For many years he and Linda have baked bread for the church's annual summer fair. And not just a loaf or two. The Hostetlers have some 60 to 70 loaf pans and use the kitchen at the church with its larger oven to accomplish the task. They mix and bake in three-loaf batches. The bread, of course, has to be fresh, so the couple spends the entire night before baking.

"The all-nighter used to be less of a deal than it is now," Jeff admits.

Jeff also serves locally on Deep River's Design Advisory Board, a group that can advise on plans before they go to the Planning & Zoning Commission.

"Sometimes a little tweaking helps," he says. In addition, he is Deep River's representative to the Middlesex County Revitalization Commission, a group designed to encourage the growth of local business.

Now retired, Jeff spent his professional career as an engineer at Pratt & Whitney. He was a metallurgist who worked in research for the company for more than 30 years. Linda, now also retired, worked for Wesleyan University in Middletown. The couple, she from Missouri and he from Ohio, met at Purdue University in Indiana.

"We're flatlanders, Midwesterners," Jeff says.

Or they once were. Though they traveled to the Midwest to visit family, Jeff recalls driving home along Interstate 95 in New Haven at low tide. He inhaled a whiff of the classic low tide reek, inhaled, and realized something besides the level of the water.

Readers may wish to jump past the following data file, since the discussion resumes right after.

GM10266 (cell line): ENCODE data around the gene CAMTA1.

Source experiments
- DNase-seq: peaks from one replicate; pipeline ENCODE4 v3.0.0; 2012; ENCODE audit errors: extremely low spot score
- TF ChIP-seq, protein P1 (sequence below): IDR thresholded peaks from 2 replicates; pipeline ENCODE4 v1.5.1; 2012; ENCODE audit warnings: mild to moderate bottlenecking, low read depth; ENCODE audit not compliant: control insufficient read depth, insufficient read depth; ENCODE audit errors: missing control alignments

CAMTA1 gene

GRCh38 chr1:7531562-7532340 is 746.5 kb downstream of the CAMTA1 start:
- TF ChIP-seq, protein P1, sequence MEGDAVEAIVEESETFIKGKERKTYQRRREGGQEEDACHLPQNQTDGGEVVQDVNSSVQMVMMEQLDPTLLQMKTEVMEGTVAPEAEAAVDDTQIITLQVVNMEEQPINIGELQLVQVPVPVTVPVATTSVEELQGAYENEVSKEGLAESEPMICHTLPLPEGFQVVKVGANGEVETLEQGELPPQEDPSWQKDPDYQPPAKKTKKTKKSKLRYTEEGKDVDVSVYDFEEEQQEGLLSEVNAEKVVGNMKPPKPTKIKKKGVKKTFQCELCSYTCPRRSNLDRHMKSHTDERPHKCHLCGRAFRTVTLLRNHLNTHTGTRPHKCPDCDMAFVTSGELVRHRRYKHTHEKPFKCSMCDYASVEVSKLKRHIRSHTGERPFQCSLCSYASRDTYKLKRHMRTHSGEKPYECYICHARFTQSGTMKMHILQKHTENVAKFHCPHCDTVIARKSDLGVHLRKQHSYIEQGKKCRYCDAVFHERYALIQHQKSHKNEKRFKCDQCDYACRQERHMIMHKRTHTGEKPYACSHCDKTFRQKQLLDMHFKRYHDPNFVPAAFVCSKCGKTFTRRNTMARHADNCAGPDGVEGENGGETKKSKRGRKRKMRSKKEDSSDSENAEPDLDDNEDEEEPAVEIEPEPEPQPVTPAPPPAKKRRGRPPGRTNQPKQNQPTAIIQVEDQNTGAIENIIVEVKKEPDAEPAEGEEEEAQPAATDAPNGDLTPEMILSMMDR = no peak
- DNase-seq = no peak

"I smelled it and realized I was home," he says.

Still, Jeff and Linda are inveterate travelers. They have visited every state, camping with their daughter, Gretchen, when she was younger. They actually visited Idaho twice, after they decided that merely passing through didn't count as a visit. "

You have to spend the night there," Jeff explains.

Now they travel alone. Gretchen is married, and the Hostetlers have three grandchildren

Before moving to Deep River some 30 years ago, the Hostetlers lived in Middletown-"Tract housing; we just didn't fit there," Jeff says. In Deep River, they live in a house built in 1840, and Jeff says it was learning the history of the home that originally brought him to the historical society. He loves not only the uniqueness of his home, but also its convenience.

"We value walkability. We can walk to Town Hall, the library, the school, the market. You didn't have to destroy a neighborhood just to get parking," he says.

On summer nights, when there is an outdoor concert on the historical society grounds and on the other side of the street the horseshoe players are immersed in their competition, the sight fills Jeff with delight.

"I feel like it is unleashing the full fury of small-town America," he says.

Vintage Baseball played by 1857 rules, a round robin competition between Deep River, Essex, and Chester, is on Sunday, Sept. 21 at 2 p.m. at Devitt Field in Deep River. Admission is free. The rain date is Sunday, Sept. 28.